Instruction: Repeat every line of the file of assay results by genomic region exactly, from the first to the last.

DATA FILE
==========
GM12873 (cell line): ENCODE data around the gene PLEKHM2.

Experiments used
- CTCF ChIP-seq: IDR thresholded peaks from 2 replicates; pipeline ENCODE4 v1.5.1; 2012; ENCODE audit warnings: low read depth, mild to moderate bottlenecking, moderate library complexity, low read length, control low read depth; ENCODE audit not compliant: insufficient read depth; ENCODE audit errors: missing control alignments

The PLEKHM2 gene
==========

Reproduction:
GM12873 (cell line): ENCODE data around the gene PLEKHM2.

Experiments used
- CTCF ChIP-seq: IDR thresholded peaks from 2 replicates; pipeline ENCODE4 v1.5.1; 2012; ENCODE audit warnings: low read depth, mild to moderate bottlenecking, moderate library complexity, low read length, control low read depth; ENCODE audit not compliant: insufficient read depth; ENCODE audit errors: missing control alignments

The PLEKHM2 gene